Timothy A. Caswell
Assistant Professor, Psychology Program
Office: PC 2238
- Courses Taught
- Educational History
- Professional Experience
- Professional Societies
I grew up in a small mill town in the northern panhandle of West Virginia (Go Mountaineers!!!). I received my Bachelor of Science degree in political science and psychology from Bethany College, a small liberal arts college in Bethany, WV. I took a year off to work before enrolling at Marshall University in Huntington, WV to complete my Master of Arts degree in psychology.
After graduating, I moved to Shanghai, China where I taught ESL, IB Psychology, and world history at Shanghai High School International Division for five years. It's been six years since I returned to the United States, but my time in China greatly influenced my teaching. In fact, I'm hoping to take a group of students to China in the near future. My Mandarin has gotten pretty bad, but I'm still a decent cook. Thai, Korean, and Japanese are my specialties!
I received my PhD in social psychology from the University of South Florida in Tampa. I am relatively new to Gannon and to Erie and I look forward to becoming part of the community here. I was raised in the Christian faith, so I am very excited to learn more about the Catholic mission of Gannon University and participate in the religious life of the community. When I'm not teaching or doing research, I'm cooking, watching football or NASCAR, chasing my puppy Tyrion, or running on Presque Isle. I love to run obstacle course races like the Tough Mudder and the Savage Race.
First Year Seminar (PSYC 101)
Introduction to Psychology (PSYC 111)
Psychological Statistics (PSYC 211)
Psychology of Women (PSYC 275)
Psychometrics (PSYC 313)
Psychology of Poverty (LBST 383)
Bethany College, B.S., Psychology and Political Science, Anti-gay Prejudice in the Criminal Justice System, 2000
Marshall University, M.A., Psychology, Fear of Femininity vs. Fear of Death and Prejudice Against Lesbians and Gay Men, 2003
University of South Florida, Ph.D., Social Psychology, The Harm of Influence: When Exposure to Homosexuality Elicits Anger and Punishment Tendencies, 2013
Assistant Professor, Department of Psychology and Counseling, Gannon University, Eria, PA. (2013 to present)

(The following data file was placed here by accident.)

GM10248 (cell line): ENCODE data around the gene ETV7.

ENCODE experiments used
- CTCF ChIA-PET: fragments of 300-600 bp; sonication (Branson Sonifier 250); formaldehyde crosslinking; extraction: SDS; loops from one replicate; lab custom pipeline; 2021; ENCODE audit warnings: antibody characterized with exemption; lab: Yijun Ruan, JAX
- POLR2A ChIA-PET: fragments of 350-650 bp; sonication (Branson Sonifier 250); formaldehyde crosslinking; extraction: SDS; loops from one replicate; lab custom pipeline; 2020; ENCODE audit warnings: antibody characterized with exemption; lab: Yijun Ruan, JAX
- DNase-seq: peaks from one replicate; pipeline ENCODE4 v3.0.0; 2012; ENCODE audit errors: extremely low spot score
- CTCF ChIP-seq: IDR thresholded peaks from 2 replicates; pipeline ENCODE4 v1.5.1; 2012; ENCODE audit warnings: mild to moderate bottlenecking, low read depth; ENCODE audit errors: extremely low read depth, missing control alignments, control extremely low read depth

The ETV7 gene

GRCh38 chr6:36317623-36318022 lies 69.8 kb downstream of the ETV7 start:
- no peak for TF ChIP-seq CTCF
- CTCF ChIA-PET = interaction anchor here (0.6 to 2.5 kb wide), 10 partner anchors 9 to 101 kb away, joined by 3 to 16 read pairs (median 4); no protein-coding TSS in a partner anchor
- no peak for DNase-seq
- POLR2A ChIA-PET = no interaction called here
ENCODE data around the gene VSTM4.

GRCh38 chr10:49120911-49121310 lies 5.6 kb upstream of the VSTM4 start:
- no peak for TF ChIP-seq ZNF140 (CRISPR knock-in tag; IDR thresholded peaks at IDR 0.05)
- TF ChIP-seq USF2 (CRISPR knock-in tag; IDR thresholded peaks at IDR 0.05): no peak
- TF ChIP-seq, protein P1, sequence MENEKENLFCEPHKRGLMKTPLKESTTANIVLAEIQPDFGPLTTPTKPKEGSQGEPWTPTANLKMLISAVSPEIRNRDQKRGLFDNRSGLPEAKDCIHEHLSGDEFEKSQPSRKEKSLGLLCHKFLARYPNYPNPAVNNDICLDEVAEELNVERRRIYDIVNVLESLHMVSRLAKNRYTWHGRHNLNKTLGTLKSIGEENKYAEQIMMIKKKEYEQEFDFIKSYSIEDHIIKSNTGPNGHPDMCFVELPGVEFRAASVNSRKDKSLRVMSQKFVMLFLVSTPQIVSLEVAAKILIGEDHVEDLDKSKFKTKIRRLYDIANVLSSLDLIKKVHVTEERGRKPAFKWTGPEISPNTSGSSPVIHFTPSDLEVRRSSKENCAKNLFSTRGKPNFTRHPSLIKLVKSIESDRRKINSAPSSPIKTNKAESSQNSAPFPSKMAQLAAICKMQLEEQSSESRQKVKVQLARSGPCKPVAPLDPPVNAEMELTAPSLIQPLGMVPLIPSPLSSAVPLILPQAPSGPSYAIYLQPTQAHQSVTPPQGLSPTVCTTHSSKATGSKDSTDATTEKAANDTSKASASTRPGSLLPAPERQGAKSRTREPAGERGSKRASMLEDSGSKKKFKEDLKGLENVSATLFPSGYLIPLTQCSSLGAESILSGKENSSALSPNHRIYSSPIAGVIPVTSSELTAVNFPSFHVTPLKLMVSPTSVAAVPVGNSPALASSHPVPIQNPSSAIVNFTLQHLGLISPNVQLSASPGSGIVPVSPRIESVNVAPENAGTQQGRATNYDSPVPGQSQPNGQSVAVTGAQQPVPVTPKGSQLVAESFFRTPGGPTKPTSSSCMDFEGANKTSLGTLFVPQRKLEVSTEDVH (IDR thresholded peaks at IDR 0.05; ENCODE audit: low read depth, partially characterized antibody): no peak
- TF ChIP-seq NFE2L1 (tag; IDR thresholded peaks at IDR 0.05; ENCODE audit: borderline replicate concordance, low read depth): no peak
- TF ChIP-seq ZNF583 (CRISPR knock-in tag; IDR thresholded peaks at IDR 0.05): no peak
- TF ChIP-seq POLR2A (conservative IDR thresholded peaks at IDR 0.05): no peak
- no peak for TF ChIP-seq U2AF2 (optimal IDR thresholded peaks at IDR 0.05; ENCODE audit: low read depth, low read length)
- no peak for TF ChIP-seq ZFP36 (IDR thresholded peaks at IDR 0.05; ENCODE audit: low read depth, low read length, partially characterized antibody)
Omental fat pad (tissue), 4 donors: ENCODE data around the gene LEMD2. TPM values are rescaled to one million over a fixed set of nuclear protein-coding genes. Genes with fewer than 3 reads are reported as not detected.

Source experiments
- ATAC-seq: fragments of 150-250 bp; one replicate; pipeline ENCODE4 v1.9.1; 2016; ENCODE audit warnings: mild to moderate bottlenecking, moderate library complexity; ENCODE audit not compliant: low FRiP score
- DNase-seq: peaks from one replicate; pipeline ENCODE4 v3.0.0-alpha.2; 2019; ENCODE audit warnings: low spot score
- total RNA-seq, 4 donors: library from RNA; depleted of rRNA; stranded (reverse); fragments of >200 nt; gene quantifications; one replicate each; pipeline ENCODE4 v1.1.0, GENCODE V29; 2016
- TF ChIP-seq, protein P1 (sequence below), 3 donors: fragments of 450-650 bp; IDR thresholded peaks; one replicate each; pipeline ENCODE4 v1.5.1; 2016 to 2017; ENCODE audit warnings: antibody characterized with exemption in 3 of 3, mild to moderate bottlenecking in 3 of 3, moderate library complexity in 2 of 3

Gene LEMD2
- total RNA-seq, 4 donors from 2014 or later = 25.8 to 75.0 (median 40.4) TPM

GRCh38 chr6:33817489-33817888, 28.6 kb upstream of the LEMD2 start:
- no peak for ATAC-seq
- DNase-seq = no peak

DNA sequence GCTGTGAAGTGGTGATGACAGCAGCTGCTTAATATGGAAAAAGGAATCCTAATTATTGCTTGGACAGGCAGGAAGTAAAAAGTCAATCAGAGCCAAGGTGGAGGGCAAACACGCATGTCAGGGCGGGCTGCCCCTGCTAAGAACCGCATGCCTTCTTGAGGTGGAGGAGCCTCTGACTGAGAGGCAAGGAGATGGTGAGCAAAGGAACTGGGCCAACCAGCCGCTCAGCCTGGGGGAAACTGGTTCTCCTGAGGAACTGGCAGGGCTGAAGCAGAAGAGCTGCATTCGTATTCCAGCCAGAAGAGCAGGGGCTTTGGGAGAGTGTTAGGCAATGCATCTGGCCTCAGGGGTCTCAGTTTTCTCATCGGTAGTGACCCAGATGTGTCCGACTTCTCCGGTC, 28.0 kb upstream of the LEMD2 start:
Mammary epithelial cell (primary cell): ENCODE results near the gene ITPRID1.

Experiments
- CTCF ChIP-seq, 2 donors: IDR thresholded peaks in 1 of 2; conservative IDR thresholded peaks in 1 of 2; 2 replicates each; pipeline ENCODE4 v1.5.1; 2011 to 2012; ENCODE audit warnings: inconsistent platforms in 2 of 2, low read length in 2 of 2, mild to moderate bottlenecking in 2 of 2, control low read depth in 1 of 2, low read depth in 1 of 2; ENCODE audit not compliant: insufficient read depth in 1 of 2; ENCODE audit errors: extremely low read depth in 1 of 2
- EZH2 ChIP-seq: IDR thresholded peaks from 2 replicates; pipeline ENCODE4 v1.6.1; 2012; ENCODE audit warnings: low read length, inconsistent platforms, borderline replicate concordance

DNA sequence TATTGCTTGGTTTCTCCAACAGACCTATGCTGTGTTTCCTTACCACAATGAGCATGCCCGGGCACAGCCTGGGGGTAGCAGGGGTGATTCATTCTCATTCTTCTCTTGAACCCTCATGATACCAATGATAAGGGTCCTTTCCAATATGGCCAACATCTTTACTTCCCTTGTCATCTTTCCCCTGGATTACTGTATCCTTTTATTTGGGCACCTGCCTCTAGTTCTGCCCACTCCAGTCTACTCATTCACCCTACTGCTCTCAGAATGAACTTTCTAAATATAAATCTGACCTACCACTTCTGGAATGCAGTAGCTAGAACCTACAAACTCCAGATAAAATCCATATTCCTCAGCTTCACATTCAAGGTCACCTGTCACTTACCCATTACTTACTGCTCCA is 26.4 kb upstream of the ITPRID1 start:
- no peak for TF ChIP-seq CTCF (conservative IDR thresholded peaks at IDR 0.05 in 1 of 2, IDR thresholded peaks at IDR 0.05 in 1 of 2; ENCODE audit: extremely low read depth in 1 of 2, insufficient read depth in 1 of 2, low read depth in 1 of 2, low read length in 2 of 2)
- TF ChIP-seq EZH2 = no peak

Graduate Teaching Assistant, Department of Psychology, University of South Florida, Tampa, FL. (2008 to 2013)
Teacher/Foreign Liaison, Shanghai High School International Division, Shanghai, China. (2003 to 2008)
Graduate Teaching Assistant, Psychology Department, Marshall University, Huntington, WV. (2002 to 2003)
Graduate Assistant, Counseling Center, Marshall University, Huntington, WV. (2001 to 2002)
Association for Psychological Science
International Council of Psychology Educators
Society for the Teaching of Psychology
Bosson, J. K., Weaver, J. R., Caswell, T. A., & Burnaford, R. M. (2012). Gender threats and men’s antigay behaviors: The harmful effects of asserting heterosexuality. Group Processes & Intergroup Relations, 15, 471-486.
Giner-Sorolla, R., Bosson, J. K., Caswell, T. A., & Hettinger, V. E. (2012). Emotions in sexual morality: Testing the separate elicitors of anger and disgust. Cognition and Emotion, 26, 1208-1222.
Prewitt-Freilino J. L., Caswell, T. A., & Laakso, E. (2012). The gendering of language: A comparison of gender equality in countries with gendered, natural gender, and genderless languages. Sex Roles, 66, 168-281.
Bosson, J., Vandello, J., & Caswell, T. (2013). Precarious Manhood. In M. Ryan, & N. Branscombe (Eds.), The SAGE handbook of gender and psychology. (pp. 115-131). 55 City Road, London: SAGE Publications, Ltd.
Caswell, T. A., Bosson, J. K., Sellers, J., & Vandello, J. A. (2014). Testosterone and men's stress responses to gender threats. Psychology of Men and Masculinity, 15, 4-11.
Manuscripts Under Review:
Caswell, T. A. & Kridel, M. M. (2015). Rejecting extreme anti-gay attitudes increases anti-gay male prejudice among men. Manuscript submitted for publication.
My primary research interests are in sexual prejudice, negative attitudes based on sexual orientation. Discussions about homosexuality and legal reforms for sexual minorities and same-sex families are often framed in moral terms, so understanding the emotions and cognitions which underlie moral judgments is key to understanding how individuals form judgments of and respond to homosexual behavior and persons. I am especially interested in understanding why people feel anger and disgust toward sexual minorities and how those emotions shape attitudes and behavior. In 2009, I received a $15,000 Wayne F. Placek grant from the American Psychological Foundation to investigate anti-gay disgust.
I am also interested in the social construction of masculinity. My research is inspired by the precarious manhood hypothesis (Vandello, Bosson, Cohen, Burnaford, & Weaver, 2008), that manhood is a tenuous and elusive social status that must be continually validated through public action and by avoiding femininity. I've conducted research on how the precarious nature of manhood shapes attitudes toward and behavioral responses to gay men. And I've also investigated hormonal and cardiovascular responses to threats to one's manhood status. I am also interested in how the precarious nature of manhood influences men's dietary and other health choices.